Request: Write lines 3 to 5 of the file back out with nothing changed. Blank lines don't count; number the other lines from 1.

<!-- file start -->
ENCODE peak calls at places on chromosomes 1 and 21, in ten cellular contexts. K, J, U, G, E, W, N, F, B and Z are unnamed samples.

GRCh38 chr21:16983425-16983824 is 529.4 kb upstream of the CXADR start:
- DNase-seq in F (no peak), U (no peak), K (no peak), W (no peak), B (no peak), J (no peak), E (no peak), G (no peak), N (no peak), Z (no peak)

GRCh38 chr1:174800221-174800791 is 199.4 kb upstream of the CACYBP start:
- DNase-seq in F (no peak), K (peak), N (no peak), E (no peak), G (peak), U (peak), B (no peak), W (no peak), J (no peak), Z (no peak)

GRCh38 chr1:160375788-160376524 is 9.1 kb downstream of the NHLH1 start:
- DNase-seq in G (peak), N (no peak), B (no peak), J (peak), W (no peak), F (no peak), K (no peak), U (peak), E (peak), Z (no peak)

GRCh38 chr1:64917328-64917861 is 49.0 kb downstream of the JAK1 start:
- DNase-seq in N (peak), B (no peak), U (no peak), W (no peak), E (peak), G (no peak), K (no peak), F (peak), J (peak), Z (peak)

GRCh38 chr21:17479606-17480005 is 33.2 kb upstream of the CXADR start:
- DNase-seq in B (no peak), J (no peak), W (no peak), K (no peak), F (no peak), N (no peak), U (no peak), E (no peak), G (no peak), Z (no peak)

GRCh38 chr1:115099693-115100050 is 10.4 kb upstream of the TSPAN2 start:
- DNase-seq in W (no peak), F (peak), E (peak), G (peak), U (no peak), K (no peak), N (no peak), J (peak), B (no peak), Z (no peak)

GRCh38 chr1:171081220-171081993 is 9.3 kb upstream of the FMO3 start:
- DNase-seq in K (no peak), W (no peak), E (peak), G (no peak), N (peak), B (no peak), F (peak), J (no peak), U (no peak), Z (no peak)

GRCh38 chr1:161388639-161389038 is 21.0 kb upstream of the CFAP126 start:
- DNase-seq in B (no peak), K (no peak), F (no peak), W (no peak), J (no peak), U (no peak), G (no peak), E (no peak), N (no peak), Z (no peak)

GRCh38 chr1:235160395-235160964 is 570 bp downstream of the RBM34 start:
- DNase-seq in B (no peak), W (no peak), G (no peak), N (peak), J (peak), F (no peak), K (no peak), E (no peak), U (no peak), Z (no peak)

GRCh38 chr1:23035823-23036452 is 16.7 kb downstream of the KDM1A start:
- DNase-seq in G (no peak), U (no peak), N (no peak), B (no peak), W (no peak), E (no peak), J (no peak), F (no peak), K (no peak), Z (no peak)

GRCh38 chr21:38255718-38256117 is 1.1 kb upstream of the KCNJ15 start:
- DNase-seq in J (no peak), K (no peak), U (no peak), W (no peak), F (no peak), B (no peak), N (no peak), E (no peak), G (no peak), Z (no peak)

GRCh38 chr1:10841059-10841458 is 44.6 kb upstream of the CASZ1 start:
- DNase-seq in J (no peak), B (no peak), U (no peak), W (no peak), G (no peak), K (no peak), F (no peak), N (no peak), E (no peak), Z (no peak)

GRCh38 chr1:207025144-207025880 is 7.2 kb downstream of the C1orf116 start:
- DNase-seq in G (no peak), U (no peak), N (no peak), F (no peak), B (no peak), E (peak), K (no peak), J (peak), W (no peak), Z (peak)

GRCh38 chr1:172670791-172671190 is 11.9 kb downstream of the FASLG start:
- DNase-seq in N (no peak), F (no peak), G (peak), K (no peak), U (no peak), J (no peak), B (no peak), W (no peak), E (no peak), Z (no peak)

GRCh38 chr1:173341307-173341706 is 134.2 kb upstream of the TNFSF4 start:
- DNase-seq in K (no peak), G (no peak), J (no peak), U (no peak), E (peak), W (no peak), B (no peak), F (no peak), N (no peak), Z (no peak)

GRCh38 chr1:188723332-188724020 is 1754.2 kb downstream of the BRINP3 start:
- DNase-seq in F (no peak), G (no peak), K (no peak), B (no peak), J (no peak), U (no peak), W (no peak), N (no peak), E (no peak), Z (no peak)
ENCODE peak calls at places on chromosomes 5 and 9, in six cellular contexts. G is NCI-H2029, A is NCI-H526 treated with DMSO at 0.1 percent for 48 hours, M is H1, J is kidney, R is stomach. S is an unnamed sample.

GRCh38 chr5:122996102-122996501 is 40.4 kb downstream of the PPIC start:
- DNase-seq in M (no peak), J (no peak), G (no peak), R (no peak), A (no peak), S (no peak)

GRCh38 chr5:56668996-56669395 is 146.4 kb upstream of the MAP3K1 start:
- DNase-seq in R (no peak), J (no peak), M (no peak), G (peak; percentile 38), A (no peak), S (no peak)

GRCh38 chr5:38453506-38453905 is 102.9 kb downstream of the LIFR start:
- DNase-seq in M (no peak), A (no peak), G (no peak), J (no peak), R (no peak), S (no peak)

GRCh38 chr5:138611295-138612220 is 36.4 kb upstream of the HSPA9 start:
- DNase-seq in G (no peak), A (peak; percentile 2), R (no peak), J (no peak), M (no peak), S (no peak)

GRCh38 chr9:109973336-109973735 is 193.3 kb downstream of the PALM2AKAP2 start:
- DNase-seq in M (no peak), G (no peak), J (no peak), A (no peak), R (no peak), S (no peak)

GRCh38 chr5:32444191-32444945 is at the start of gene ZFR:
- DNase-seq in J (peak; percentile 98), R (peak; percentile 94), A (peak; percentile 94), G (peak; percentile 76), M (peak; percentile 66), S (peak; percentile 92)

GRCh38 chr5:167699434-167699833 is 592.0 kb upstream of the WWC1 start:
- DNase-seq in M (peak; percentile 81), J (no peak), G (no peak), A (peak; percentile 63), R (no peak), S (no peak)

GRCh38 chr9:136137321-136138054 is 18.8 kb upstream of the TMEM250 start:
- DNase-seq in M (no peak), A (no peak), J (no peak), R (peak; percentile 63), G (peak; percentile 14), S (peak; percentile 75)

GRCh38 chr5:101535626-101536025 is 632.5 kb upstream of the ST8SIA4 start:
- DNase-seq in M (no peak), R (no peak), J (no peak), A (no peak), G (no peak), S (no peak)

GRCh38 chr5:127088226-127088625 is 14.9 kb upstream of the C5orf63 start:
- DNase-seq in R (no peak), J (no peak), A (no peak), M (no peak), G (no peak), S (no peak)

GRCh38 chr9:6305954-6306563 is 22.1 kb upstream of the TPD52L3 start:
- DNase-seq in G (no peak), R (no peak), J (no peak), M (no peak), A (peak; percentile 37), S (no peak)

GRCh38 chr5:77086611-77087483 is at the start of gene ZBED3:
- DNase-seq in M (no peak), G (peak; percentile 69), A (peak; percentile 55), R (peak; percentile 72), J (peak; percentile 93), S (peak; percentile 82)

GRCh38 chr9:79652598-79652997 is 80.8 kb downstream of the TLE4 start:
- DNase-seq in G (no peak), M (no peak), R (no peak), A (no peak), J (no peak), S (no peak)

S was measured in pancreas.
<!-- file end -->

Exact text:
- DNase-seq in F (no peak), U (no peak), K (no peak), W (no peak), B (no peak), J (no peak), E (no peak), G (no peak), N (no peak), Z (no peak)

GRCh38 chr1:174800221-174800791 is 199.4 kb upstream of the CACYBP start:
- DNase-seq in F (no peak), K (peak), N (no peak), E (no peak), G (peak), U (peak), B (no peak), W (no peak), J (no peak), Z (no peak)